For expats moving to Reading with children, making the right choice when it comes to picking a school is a top priority as this will play a significant role in ensuring a successful transition into expat life. Factors that will affect the choice of school include the child’s previous schooling experience, academic ability and English language capability.
Most government-funded schools in the UK and some private schools base admission on catchment areas, so it’s important to consider schooling options before deciding where to live. Private schools and international schools with boarding facilities offer greater flexibility.
Typically, the academic year in the United Kingdom starts in September and ends in July, with the main breaks in December, March/April and July/August.
State-funded schools in Reading
State schools are provided by the government at no cost to British citizens and foreigners legally living in the UK. These are effectively funded by taxes. The standard of education at these schools varies considerably, however. Some offer excellent teaching and facilities, while others continue to perform badly in terms of the academic results. Generally, the better state-funded schools are found in more affluent areas.
Private schools in Reading
The UK has a tradition of private schools (also called independent schools). These generally follow the British national curriculum with a wider range of subjects, while others are starting to offer students the opportunity to study for the International Baccalaureate. The standard of teaching is generally good and class sizes are small. However, fees are usually high and parents should also budget a substantial amount for extra expenses such as uniforms and stationery.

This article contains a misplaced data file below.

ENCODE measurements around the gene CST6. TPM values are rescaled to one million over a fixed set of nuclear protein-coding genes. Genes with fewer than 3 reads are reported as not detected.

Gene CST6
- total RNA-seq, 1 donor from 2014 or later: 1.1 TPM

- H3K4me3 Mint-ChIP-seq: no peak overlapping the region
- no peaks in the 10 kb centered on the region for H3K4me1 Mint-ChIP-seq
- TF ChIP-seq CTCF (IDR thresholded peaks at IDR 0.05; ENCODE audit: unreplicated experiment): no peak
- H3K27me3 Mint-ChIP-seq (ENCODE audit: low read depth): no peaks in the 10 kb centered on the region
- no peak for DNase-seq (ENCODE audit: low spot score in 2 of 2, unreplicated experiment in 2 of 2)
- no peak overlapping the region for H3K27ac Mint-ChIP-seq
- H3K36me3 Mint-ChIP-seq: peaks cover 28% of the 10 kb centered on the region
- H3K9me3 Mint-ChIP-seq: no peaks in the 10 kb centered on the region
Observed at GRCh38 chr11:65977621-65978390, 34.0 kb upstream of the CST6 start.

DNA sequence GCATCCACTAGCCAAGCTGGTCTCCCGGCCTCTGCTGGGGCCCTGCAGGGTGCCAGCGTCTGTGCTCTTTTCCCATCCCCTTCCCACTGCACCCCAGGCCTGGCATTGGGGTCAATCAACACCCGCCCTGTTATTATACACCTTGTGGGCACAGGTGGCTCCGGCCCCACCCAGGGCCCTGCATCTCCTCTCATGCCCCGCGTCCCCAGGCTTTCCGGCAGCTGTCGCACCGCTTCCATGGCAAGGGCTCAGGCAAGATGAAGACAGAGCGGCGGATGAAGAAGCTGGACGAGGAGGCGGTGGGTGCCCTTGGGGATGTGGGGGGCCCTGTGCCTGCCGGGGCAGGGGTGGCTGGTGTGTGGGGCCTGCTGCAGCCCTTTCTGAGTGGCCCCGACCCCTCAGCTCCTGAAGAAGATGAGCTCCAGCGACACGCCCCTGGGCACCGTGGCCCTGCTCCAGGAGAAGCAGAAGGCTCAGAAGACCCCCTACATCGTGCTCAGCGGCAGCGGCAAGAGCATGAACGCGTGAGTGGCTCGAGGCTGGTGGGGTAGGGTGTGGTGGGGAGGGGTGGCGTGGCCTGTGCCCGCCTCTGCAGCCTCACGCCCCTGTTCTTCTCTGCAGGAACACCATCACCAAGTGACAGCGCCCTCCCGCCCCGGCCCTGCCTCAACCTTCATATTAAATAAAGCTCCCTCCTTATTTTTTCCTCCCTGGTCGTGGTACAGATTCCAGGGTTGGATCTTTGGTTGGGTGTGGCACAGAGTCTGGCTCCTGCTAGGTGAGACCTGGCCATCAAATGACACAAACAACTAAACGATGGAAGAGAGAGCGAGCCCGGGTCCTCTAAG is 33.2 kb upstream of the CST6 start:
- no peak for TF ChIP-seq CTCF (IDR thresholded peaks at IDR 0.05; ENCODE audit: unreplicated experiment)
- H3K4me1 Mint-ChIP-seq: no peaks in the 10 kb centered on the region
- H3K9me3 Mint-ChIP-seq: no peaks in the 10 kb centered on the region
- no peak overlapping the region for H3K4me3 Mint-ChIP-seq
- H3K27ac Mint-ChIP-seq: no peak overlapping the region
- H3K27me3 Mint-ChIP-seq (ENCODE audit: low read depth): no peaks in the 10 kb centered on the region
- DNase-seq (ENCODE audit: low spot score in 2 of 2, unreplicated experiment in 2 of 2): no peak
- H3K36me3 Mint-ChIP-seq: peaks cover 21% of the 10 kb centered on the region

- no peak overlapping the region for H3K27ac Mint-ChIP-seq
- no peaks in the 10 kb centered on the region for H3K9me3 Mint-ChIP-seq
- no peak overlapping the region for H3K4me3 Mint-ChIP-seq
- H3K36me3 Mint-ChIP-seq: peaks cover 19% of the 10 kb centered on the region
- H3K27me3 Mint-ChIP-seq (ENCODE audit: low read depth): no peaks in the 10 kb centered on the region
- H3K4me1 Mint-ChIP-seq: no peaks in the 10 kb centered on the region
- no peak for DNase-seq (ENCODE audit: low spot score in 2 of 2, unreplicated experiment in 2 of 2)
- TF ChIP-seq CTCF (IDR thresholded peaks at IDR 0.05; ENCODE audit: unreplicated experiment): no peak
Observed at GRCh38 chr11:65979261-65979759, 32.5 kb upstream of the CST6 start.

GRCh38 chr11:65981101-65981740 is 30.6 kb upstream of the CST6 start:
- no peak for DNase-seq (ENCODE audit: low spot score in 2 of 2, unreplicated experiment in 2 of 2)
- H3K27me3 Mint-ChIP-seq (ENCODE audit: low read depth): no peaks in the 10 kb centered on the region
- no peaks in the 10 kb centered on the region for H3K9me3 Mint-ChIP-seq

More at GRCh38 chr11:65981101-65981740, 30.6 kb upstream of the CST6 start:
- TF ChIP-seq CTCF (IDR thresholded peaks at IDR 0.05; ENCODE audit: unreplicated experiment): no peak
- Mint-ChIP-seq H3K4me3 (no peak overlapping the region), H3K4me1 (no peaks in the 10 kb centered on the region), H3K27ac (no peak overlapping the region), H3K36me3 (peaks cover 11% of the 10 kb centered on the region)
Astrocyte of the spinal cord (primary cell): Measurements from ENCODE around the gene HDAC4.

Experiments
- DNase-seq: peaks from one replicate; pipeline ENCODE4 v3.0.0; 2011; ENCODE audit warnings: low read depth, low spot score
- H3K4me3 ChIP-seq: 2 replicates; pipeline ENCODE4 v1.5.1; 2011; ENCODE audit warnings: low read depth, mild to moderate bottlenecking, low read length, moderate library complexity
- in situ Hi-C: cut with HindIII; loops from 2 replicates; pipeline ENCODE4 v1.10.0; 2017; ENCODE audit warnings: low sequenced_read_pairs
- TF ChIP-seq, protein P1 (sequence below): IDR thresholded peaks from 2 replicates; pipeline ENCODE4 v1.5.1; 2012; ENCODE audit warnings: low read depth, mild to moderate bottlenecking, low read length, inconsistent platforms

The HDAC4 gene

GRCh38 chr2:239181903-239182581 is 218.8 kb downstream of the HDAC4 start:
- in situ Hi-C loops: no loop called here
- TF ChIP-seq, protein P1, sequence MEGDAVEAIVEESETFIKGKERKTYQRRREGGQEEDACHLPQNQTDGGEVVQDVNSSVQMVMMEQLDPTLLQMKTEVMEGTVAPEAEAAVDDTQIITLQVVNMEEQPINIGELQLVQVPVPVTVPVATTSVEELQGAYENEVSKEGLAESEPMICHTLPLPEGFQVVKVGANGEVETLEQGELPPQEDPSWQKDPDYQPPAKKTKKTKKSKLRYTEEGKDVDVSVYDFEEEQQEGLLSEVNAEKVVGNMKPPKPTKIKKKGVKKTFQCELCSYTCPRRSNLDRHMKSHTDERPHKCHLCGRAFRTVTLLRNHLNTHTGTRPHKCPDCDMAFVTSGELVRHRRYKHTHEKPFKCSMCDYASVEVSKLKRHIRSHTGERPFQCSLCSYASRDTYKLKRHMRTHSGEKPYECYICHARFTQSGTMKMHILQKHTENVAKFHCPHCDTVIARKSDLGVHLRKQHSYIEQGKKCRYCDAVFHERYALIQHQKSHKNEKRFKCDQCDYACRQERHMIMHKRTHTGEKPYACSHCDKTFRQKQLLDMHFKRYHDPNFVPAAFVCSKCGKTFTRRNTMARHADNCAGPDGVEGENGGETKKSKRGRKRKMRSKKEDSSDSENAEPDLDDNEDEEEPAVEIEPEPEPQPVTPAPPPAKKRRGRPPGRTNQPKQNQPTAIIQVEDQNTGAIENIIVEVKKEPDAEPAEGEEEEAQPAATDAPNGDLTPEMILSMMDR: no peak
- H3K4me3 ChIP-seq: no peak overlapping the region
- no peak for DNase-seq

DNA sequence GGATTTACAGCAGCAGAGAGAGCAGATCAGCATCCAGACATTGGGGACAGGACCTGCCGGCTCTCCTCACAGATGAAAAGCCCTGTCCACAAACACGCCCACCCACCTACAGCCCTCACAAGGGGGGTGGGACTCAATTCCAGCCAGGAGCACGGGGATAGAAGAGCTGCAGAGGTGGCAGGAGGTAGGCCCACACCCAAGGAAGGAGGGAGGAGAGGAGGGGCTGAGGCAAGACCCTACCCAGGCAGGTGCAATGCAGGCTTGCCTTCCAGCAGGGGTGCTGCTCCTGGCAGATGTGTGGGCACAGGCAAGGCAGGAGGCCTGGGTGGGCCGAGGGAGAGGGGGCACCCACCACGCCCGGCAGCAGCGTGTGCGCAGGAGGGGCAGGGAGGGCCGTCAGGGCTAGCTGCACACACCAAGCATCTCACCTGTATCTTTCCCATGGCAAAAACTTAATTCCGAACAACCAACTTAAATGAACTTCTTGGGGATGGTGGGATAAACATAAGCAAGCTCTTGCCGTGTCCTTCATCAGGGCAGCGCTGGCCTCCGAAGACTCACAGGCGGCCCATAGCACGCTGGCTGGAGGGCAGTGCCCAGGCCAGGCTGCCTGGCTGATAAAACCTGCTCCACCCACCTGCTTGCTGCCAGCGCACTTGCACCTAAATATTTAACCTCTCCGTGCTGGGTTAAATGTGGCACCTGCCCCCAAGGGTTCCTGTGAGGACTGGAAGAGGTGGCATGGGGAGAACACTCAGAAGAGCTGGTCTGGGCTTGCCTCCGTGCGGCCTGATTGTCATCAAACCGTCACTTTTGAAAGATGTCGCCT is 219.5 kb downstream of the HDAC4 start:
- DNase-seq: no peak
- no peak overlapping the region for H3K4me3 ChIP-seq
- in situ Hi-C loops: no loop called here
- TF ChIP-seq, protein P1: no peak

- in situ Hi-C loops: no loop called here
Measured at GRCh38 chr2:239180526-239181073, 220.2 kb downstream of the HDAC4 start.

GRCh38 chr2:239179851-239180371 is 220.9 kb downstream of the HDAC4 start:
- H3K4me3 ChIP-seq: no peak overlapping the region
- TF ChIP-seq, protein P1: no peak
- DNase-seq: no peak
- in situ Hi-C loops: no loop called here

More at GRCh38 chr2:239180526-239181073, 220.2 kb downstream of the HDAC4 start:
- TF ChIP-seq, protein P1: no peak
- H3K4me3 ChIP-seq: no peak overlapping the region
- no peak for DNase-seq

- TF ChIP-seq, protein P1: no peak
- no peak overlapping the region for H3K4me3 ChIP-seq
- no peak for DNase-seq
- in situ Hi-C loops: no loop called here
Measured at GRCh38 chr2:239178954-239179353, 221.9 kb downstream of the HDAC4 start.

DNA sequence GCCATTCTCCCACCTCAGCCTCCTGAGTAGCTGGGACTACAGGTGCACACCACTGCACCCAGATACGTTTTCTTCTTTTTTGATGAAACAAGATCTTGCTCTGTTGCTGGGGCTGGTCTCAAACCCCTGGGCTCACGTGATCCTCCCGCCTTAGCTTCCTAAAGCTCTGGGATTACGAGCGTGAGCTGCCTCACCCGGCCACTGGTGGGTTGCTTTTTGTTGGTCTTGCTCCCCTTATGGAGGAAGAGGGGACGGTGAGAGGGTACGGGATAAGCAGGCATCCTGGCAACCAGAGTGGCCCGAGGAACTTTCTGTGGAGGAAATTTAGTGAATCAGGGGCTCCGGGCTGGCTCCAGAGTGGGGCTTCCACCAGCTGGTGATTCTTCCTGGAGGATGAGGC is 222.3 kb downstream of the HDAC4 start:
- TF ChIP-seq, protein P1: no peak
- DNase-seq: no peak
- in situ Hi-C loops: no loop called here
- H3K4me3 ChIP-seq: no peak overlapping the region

International schools in Reading
International schools are a popular option for expats families living in the United Kingdom. They follow different curricula from across the globe and often allow students to continue studying their home syllabus. As such, they’re good for those who don’t plan on living in the UK in the long-term. But fees are hefty, so expats considering this option should try to negotiate an education allowance into their employment contracts.
While there are no international schools in Reading, London isn’t far away and it boasts the widest selection of international schools in the United Kingdom. Many of these offer boarding options, which is good for those that don’t want their children to have to commute to the capital every day.
Are you an expat living in Reading?
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